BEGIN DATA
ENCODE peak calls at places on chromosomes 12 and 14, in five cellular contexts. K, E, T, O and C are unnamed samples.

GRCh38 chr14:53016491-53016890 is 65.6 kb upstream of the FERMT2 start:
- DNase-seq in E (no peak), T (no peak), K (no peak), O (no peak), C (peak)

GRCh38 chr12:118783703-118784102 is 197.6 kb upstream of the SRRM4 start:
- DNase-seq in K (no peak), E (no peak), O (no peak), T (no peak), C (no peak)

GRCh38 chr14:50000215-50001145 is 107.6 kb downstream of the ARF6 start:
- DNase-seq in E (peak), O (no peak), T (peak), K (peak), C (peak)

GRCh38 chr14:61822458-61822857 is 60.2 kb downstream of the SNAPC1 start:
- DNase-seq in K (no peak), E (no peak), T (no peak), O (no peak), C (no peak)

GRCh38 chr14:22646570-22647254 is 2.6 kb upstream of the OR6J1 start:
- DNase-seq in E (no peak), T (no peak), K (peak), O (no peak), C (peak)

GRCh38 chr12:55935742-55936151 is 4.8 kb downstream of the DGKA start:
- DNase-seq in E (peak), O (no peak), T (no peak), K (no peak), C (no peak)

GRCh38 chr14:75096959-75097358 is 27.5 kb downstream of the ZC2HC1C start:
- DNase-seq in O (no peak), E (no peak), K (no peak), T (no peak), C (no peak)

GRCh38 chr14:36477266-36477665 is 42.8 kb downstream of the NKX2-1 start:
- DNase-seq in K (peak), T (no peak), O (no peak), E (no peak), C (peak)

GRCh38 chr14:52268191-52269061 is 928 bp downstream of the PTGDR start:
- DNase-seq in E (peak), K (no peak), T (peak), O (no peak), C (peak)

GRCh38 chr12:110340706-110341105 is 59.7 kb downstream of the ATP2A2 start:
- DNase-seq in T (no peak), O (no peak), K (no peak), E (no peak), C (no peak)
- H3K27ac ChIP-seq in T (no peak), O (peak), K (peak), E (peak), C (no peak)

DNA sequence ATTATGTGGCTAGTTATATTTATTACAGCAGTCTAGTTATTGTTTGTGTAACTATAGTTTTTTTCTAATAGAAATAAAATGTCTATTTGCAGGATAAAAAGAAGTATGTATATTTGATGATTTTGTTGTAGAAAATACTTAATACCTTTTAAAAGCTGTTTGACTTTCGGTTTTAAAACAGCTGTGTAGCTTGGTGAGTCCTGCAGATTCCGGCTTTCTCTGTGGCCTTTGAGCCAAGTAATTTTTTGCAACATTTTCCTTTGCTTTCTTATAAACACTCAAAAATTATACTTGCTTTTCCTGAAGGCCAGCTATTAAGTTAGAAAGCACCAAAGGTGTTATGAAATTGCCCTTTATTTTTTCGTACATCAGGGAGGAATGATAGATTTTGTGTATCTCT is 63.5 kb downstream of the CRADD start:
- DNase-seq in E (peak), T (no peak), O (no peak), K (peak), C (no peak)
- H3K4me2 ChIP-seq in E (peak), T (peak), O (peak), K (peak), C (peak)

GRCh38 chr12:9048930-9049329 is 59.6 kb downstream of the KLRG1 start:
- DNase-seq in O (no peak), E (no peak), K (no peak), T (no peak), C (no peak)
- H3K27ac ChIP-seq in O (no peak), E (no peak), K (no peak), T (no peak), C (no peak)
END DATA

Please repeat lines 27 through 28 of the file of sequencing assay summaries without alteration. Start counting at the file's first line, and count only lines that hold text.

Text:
- DNase-seq in O (no peak), E (no peak), K (no peak), T (no peak), C (no peak)
- H3K27ac ChIP-seq in O (no peak), E (no peak), K (no peak), T (no peak), C (no peak)